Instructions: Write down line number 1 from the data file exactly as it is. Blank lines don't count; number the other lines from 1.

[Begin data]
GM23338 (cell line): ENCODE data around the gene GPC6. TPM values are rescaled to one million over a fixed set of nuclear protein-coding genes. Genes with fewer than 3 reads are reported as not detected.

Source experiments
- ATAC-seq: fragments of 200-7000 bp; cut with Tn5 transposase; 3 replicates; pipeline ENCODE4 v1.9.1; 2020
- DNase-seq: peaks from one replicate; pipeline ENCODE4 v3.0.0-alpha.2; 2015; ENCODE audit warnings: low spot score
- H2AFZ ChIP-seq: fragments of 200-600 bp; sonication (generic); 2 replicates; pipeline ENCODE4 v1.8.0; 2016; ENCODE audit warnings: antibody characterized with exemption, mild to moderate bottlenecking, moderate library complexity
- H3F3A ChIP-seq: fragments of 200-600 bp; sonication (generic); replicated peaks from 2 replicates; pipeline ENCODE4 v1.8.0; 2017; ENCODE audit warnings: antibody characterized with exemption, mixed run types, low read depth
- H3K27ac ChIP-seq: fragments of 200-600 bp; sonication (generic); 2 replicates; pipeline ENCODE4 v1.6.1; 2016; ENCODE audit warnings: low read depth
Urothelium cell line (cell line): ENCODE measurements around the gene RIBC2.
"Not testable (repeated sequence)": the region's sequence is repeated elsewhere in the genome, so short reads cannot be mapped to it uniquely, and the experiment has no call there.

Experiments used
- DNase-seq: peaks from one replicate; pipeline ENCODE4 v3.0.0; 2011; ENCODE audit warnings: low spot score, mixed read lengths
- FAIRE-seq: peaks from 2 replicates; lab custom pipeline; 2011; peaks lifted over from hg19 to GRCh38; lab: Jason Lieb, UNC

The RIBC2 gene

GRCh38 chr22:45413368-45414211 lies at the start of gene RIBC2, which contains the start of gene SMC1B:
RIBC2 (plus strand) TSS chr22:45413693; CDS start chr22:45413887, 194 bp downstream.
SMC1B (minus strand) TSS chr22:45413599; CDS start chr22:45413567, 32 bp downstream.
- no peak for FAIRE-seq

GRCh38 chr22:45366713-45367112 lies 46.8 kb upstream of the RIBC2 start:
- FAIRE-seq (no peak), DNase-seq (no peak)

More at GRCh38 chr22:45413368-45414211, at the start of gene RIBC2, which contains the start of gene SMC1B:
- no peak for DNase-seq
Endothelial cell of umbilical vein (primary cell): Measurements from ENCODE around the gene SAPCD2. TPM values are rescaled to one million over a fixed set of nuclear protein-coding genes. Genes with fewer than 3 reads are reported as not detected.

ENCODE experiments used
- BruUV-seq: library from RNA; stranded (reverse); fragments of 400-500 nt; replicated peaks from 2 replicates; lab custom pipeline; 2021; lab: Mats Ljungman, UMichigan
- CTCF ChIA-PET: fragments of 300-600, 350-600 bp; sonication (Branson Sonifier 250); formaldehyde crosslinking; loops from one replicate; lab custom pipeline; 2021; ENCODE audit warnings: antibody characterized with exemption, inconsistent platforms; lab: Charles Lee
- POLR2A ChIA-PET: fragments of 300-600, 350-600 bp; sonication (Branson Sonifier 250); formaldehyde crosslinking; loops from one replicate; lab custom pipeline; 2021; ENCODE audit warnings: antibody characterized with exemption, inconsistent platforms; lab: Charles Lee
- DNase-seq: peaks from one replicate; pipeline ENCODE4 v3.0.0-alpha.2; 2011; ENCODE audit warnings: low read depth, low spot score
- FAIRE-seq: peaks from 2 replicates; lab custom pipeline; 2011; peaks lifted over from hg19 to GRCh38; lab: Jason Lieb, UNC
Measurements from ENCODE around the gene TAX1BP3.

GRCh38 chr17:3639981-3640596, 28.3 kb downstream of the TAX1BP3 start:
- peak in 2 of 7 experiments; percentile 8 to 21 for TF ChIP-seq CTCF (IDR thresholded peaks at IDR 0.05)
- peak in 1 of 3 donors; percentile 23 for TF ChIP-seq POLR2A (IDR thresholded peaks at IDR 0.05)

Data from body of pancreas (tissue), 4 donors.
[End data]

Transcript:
GM23338 (cell line): ENCODE data around the gene GPC6. TPM values are rescaled to one million over a fixed set of nuclear protein-coding genes. Genes with fewer than 3 reads are reported as not detected.